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Marlen Garcia: Why Latinos look so white on TV

Updated: May 27, 2013 7:02PM

If you watch a Spanish-language telenovela or buy a Latino celebrity magazine, you will see beautiful actors and models.

Almost all of them will be Latin Americans with light skin color.

I was reminded of this last month by reader Ted Manuel of Hyde Park. He wrote in an email:

“The spectrum of complexions in real life ranges from ivory to rich brown. So why is it that in every telenovela and in the photos of every magazine I’ve seen showcasing the star of the moment, or the singer of the moment, they are uniformly white?

“The pattern is too consistent to be a matter of pure chance. Clearly, some cultural impetus is at work. The most obvious is that, quiet as it’s kept, skin-color prejudice is alive and well where such decisions are made, be it among the TV producers, or the casting directors, or the advertisers who pay the bills.”

He was referring to colorism, a form of discrimination in which people with dark skin are, more often than not, disadvantaged socially and economically compared with those with light or white skin.

This goes well beyond a celebrity culture that rewards Caucasians as well as light-skinned Latinos, African Americans, Asians and Indians over those who are dark.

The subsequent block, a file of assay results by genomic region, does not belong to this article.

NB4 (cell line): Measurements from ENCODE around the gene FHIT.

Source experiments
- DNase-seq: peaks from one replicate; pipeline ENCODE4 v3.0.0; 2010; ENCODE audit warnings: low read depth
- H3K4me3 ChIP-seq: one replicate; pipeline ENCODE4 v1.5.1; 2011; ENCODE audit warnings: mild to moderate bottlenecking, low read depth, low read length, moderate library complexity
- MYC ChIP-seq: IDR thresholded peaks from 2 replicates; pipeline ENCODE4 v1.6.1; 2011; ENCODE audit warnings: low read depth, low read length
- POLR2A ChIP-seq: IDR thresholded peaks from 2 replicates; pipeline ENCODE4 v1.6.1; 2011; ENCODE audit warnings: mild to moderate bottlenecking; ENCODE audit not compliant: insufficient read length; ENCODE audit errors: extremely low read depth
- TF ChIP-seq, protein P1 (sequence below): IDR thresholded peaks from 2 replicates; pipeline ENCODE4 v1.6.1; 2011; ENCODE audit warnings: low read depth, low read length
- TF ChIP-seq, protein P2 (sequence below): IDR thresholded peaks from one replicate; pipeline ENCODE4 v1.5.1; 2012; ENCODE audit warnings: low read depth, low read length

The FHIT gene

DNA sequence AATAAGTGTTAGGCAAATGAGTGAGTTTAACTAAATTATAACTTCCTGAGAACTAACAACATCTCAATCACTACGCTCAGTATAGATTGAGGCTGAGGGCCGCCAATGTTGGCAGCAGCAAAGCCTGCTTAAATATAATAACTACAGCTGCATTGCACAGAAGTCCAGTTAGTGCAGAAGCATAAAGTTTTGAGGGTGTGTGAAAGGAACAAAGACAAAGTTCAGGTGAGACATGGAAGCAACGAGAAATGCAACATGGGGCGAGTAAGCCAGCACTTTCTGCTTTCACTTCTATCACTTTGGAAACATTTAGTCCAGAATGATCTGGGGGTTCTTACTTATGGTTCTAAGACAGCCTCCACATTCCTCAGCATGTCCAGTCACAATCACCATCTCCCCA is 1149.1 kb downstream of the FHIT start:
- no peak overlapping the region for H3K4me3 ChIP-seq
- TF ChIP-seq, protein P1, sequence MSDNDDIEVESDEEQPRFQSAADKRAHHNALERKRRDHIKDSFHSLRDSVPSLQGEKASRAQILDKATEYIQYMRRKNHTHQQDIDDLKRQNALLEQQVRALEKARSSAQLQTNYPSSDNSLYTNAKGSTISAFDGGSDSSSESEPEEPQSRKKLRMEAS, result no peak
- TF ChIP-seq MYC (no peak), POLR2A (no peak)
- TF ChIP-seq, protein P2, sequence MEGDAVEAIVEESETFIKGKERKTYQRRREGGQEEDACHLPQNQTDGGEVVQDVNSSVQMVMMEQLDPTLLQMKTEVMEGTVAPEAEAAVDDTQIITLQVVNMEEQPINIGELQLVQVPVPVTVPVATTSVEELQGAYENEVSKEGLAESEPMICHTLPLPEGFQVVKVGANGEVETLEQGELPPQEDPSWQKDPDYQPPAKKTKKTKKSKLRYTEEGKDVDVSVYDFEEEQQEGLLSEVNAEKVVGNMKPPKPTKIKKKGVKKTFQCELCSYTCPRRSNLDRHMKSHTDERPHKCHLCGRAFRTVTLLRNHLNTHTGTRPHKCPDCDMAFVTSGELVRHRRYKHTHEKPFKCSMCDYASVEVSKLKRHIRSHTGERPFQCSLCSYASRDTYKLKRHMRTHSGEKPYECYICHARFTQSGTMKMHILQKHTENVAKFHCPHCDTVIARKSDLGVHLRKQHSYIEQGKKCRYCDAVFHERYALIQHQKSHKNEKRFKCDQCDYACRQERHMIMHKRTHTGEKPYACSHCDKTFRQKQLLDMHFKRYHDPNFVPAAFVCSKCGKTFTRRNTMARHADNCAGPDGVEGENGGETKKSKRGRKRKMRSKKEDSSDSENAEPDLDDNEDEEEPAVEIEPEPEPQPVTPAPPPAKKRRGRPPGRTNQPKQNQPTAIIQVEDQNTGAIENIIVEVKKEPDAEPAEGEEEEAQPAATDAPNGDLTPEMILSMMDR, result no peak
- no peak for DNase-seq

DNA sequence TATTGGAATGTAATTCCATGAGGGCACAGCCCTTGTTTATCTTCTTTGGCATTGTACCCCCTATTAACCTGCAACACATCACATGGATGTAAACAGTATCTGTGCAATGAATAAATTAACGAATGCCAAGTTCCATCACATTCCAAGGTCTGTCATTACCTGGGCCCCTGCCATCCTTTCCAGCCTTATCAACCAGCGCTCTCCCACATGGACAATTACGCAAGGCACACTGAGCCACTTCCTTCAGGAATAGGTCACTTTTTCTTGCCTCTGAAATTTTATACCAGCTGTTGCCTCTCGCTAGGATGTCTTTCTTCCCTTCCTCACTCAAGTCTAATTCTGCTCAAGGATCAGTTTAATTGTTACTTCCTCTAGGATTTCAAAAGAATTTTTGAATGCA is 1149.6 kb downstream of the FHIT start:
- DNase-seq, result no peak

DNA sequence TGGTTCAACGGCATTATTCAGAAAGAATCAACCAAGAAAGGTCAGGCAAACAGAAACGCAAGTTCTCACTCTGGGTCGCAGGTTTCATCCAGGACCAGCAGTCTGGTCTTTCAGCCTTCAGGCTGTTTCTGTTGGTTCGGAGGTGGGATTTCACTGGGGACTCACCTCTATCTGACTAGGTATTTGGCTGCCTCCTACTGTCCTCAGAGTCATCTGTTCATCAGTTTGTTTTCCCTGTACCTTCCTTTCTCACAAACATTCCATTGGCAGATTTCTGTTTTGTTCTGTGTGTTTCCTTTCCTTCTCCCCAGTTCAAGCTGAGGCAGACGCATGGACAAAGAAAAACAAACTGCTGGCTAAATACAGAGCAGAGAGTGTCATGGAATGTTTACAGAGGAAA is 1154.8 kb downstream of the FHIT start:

Generally speaking, people with light skin color make more money, receive a better education, find better housing and have a better chance of marrying into higher status than those who are dark.

Margaret Hunter, an associate professor who heads the sociology and anthropology department at Mills College in Oakland, Calif., summed up colorism that way in a 2007 article for Sociology Compass.

Hunter traced colorism for Latinos and African Americans back to slavery and Spanish influence in Mexico. If you had light skin you were treated better. Sometimes much better.

That hasn’t changed over the centuries, and this is a global thing. White is considered more aesthetically pleasing. That’s why skin-bleaching products are hugely successful throughout the world.

“We’re not always proud of our brown skin, brown hair and brown eyes,” Hunter, who is biracial, said by phone.

We hear a lot about racism, which applies to prejudice against or between ethnic and minority groups.

Colorism, on the other hand, also exists within a racial or ethnic group. Caucasian managers, CEOs and Hollywood producers are more likely to hire light-skinned people, but African Americans and Latinos in the same or similar positions often have followed the same path.

That tendency is one reason colorism can be tough to discuss. “It’s definitely universally uncomfortable for people,” Hunter said. “People feel like it’s airing dirty laundry.”

It’s also awkward for white or light-skinned individuals to acknowledge they have an advantage over others of the same ethnicity based on skin color. (This Mexican American speaks from experience on that.)

In America, ethnic groups searching for equality own a sense of togetherness. In that vein, it’s unpopular to acknowledge some within the group have it better than others.

People of the same ethnic group have a common bond, but color will always be a powerful divider.

In her research Hunter has found that within an ethnic group, individuals with light features are viewed as less authentic as those who are dark.

Yet, they are more appealing to society as a whole.

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